We met Chad at our nephew’s wedding in New Orleans. He was a groomsman. The first evening, he introduced himself and quickly struck up a wonderful conversation with us (as you’ll see, he does that quite effortlessly). We got to know Chad and his fiancée throughout the weekend’s activities. As the festivities were nearing their end, he got talking a bit more about not wanting to go back home and back to his job. In fact, he wished he could figure out a way to get out of the situation he was in. He felt suck in a career that he hated, handcuffed by the level of income and the fact that he had 12 years in the financial services industry and no experience in any other profession.
What he really wanted to do is be out & about, working with a team of people outdoors and not in the typical corporate environment at all. He figured he’d have to take a ‘huge’ cut in pay to make any type of move, and didn’t know how he could get anything else with a resume that screamed ‘all I’ve ever done is financial services’. Well, it also said (at the bottom of page 2) “U.S. Army – honorable discharge”.
He thought back on his time in the military when he was way more active and the work was physical (I don’t recall him actually say ‘fun’, though).
We stayed in touch as we both flew back to our homes and went on with life. I suggested a few basic things, as the best I could do without directly being asked (it’s a guy thing).
After a few months of a little more intentional suggestions Chad decided he really did want help. We got serious right away.
We rewrote his resume to be a simple 1-page resume that clearly described his strengths, the value he brings to an organization, and the work environment he flourishes in. (Knowing the environment he really wanted, where he provides the most value, turned out to be a key for him.)
Oh, remember that ‘honorable discharge’ thing? Turns out Chad was actually trained as an Army Ranger airborne sniper. Ah, a bit more to work with than just an ‘honorable discharge’ from the military.
Chad’s strengths, which he almost never got to use in the financial services industry, are all about building unbelievable trusting relationships, almost instantly; an unrelenting determination and commitment to completing [the mission] whatever task was put in front of he and his team; developing tremendously high-performing loyal teams; and understanding the best, most efficient, path ‘from here to done’.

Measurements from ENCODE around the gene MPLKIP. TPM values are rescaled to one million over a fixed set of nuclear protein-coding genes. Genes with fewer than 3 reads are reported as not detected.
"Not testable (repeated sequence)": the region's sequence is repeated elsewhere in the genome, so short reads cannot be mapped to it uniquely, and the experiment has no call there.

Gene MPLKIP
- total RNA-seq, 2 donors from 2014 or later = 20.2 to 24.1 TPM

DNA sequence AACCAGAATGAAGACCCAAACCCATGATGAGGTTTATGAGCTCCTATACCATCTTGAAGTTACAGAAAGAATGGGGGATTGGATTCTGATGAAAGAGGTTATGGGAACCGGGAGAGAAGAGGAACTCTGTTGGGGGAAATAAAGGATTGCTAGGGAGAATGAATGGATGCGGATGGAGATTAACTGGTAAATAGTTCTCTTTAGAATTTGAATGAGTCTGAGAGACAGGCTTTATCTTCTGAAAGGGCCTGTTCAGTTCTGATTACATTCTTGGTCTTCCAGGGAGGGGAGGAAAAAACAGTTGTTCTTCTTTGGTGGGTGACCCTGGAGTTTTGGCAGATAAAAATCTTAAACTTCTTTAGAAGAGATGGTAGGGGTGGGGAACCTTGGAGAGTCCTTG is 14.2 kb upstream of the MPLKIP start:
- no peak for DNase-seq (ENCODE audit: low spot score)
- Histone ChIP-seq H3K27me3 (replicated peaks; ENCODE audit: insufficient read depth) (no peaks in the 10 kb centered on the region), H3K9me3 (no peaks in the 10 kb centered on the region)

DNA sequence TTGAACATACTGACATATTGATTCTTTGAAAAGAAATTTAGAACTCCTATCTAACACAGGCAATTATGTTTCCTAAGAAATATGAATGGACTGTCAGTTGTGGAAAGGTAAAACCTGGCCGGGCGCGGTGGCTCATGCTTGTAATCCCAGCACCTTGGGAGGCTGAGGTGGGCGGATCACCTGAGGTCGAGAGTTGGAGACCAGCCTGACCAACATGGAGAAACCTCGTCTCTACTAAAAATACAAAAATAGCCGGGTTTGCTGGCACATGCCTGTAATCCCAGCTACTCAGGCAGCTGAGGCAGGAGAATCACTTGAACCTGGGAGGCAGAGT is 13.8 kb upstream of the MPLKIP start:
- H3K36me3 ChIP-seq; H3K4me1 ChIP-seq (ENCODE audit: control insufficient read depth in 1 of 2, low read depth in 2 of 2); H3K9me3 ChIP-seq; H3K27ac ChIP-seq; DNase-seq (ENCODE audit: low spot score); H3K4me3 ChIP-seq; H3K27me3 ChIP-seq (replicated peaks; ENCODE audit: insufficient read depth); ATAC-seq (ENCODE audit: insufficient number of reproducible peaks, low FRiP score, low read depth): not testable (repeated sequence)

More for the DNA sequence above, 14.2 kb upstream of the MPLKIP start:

In addition to some of the other Adventure-Quest coaching activities, Chad got to do a bunch of invaluable in-person research during his new job search. You see, Chad lives in Phoenix. And this was during the time the Super Bowl was held there. So he used the need for volunteers to his advantage.
He handed out brochures at hotels, so he could meet the General Managers and talk about being in business development for resorts. A ‘no go’ as he quickly found out.
He volunteered at the airport helping elderly couples navigate all the chaos and enjoy their ‘trip of a lifetime’ to see a Super Bowl in person. And he LOVED IT, taking care of these wonderful people. Only problem – you don’t get paid to do it.
Finally, he worked security at the ESPN tent. Besides getting to meet a number of the ESPN announcers and a number of the players, he also met the driver of the truck that delivered the tent. (Remember how Chad ‘meets and gets to know everybody’…?)
Well, Chad is now the Director of West Coast Operations for the specialty transportation company that delivered the ESPN tent…and absolutely loves it.
He said the work we did together around his strengths, and the environment he works best in, gave him the confidence he needed during the interview process. The owner later admitted that he knew he was going to hire Chad as soon as he asked him, ‘would it be okay if from time to time I closed the office early on Friday and brought the team over to our house for a BBQ?’
Oh, and rather than going ‘backwards’ $30,000 or $40,000 in income, Chad actually got roughly a $25,000 INCREASE in pay.
He’s now married, owns a new home, and loving life as (what he jokingly calls himself) “The Grand Poohbah of West Coast Operations.”